Changing energy level related to feed intake and body weight
Energy requirements are determined by the bird’s maintenance (like temperature regulation and the daily activity levels), egg production, and growth. The energy consumption is determined by feed composition, feed presentation, and feed management. There is a direct relation between feed consumption and metabolizable energy intake, as laying hens are partly able to adjust their feed consumption according to the energy concentration in the diet. However, this regulation mechanism is not perfect and a higher concentration of metabolizable energy leads to a higher energy intake even though daily feed consumption is reduced due to an increase in metabolizable energy concentration.
As with all other nutrients, the energy intake is rather challenging around the onset of lay. At the onset of lay, the birds feed intake capacity is still low, whilst the daily requirements are high because the birds are still growing and they have already started with the production of eggs. Therefore, the priority at the onset of lay is to reach adult body weight in order to obtain high and good persistency and the desired egg weight profile during the production cycle. To achieve this, a feed high in metabolizable energy is needed, this diet at the start of lay should be at least higher in energy compared with the diets provided at the end of rearing or later on in the laying cycle. If birds still struggle with gaining enough body weight at start of lay, energy content could be increased by an additional 50 to 100Kcal/kg. After the birds have reached their adult body weights, reached the proper level of daily feed intake and the targeted egg weight, energy levels can be lowered towards the end of the cycle.
The main objective of feeding adult birds all the way up to the end of the cycle, is to avoid birds from getting fat. The prevention of fat birds can be achieved by lowering energy levels and controlling energy intake. This can be achieved by reducing the levels of added fat or oil and increasing the amount of fibre in the diet
Fibre for livability
The presence of insoluble fibre, like oat hulls, appears to be essential. An appropriate supply of fibre results in a good feather cover, improved livability, good intestinal health, proper digestion (of mainly starch) and better manure quality (drier). Livability is positively influenced by fibre as it increases the feeling of satiety in birds, which in turn results in quieter birds and eliminating their need for feather ingestion (pecking and cannibalism). Fibre also helps to increase the gizzard size and therefore it improves the nutrient digestibility. Diluting the feed with fibres helps to maintain a good energy balance in older birds and to prevent fatty livers.
Birds also have a specific requirement for fibre during egg production. They must find fiber in the feed or in their immediate environment. It has been shown that birds that are deficient in fiber ingest feathers as a fiber source. Feathers may be taken from the floor or pecked from other birds. Monitor feather presence on the floor and if no feathers are found, check out some gizzards for the presence of feathers. This is a valuable tool to identify the origin of feather pecking behavior in a flock.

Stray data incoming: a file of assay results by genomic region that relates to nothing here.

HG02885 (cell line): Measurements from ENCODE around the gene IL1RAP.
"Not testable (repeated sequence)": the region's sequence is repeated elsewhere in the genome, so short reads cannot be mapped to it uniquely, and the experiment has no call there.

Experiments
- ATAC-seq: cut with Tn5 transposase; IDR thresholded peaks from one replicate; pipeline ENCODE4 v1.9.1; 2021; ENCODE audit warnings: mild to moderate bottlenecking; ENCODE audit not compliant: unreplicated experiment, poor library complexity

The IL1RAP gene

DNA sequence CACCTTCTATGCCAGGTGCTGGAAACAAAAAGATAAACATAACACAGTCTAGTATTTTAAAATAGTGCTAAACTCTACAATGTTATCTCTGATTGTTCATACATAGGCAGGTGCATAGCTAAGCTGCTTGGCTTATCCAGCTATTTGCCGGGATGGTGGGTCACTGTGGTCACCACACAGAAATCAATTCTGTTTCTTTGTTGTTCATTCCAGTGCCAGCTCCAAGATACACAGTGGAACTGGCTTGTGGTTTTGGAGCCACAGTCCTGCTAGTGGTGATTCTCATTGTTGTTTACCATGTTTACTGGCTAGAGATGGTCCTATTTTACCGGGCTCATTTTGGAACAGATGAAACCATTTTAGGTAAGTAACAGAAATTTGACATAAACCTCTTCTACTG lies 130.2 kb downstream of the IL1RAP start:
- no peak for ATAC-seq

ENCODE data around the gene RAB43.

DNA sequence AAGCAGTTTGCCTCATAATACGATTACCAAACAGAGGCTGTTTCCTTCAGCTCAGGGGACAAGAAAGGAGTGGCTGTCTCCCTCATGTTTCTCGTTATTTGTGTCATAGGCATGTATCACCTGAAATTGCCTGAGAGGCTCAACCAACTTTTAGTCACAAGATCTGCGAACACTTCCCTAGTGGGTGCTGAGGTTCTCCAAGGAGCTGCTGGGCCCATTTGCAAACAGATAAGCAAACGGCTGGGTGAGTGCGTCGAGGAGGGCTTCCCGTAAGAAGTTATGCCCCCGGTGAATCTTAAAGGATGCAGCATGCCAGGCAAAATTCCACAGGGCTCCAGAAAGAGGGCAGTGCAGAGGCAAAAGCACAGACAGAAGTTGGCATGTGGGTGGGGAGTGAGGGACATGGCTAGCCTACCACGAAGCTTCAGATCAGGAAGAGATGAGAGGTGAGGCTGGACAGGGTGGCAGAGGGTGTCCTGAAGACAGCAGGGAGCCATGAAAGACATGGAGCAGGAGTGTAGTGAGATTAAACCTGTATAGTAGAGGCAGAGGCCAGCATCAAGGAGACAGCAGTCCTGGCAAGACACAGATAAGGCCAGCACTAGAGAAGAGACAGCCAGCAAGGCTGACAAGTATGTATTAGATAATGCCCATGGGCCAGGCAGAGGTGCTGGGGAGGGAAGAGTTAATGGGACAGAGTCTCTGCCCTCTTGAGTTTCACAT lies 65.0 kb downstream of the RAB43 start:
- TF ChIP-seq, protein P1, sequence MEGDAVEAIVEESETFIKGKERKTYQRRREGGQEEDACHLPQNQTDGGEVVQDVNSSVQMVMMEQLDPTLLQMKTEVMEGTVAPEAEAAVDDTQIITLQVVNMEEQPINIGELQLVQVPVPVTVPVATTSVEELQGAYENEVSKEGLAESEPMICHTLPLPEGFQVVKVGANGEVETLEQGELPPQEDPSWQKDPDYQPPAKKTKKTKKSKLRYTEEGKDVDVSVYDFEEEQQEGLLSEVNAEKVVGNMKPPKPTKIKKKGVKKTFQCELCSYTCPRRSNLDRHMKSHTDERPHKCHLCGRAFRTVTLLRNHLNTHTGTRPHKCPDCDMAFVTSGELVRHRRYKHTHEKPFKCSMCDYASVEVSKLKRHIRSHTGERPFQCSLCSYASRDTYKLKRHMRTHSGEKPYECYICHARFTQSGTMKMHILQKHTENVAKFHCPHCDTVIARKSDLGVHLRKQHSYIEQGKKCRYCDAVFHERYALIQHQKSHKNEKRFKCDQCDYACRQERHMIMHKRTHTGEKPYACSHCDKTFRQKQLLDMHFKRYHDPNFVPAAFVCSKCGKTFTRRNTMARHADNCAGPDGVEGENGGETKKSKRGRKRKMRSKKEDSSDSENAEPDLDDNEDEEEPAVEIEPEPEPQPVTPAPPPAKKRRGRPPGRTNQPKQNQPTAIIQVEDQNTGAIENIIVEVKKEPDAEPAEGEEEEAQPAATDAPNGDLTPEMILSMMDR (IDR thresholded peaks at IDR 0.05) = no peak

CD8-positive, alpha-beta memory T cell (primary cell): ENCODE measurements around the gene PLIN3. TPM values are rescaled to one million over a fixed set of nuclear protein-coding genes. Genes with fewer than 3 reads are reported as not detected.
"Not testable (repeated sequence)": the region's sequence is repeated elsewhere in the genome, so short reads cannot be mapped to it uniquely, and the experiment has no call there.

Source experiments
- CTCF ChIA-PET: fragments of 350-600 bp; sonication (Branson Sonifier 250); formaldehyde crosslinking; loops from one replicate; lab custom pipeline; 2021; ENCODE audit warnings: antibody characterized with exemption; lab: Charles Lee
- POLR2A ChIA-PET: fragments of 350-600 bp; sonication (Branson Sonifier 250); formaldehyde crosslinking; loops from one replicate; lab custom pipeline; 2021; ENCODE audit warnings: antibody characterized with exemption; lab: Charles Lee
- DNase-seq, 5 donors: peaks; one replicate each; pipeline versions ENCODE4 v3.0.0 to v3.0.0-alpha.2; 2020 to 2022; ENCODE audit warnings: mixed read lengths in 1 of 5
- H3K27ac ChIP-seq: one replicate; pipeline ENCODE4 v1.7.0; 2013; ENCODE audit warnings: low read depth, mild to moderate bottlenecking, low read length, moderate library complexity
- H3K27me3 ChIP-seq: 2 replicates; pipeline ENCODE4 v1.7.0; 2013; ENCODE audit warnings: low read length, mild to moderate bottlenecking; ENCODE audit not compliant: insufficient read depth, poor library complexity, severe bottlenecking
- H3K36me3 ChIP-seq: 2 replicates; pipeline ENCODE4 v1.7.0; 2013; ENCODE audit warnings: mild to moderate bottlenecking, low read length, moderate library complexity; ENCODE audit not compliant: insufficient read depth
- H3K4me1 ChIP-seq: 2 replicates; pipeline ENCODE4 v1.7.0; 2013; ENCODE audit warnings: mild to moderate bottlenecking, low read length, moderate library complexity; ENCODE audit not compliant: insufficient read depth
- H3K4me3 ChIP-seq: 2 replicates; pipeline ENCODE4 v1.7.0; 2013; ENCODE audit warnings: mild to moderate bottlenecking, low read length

Keep the liver healthy, as it is a key organ for egg production
The liver is one of the key organs, essential to function properly in birds kept in a long production cycle. The liver plays a key role in egg production, egg weight profiles, laying rate, persistency in lay, egg shell formation, livability, and feed conversion. The older the birds grow, the more egg mass they have produced. Therefore the more challenging it will be to maintain a healthy liver. A fatty liver is in malfunction and will consequently lead to reduced production performance or a higher percentage of second grade eggs. The main challenge is the omnipresent risk of developing a fatty liver, as predisposing factors are frequently present in current commercial egg production circumstances. The energy source has an effect on liver health, as lipoprotein formation from lipids (fat) is efficient and easy for the liver, while energy from proteins and carbohydrates/starch is more challenging. Therefore, replacing a part of the carbohydrates by fat or oil will help to keep the liver healthy. Other factors that might result in the risk of fatty livers are high temperatures, high energy intake, fat birds and cage housing systems (less activity).
With nutrition it is possible to stimulate the recovery of the liver. As mentioned above, replacing a part of the carbohydrates by fat or oil and providing the ability for activity, will help to reduce fat accumulation on the liver. Within the vitamin range, choline or betaine, vitamin B12, folic acid and vitamin E are important. Choline is highly effective and present in a wide variety of raw materials, although the availability of choline in raw materials can fluctuate. Supplementary choline or betaine is always beneficial for the birds in production and therefore must be included in layer diets. Choline and betaine have several functions, but specifically related to the topic of fatty livers: they are working lipotropic by preventing fat accumulation by increasing the fatty acid utilization in the liver and by promoting the transport of lecithin. There are multiple factors that determine the amount of added choline or betaine: raw material selected, the length of the production period, the birds health status and the desired safety margins as part of risk management. In situations of increased incidence of fatty livers, start increasing the choline or betaine supplementation from 18 weeks of age onwards. The advised added choline levels in the layer feed are 500-1000ppm, with 250ppm as an absolute minimum.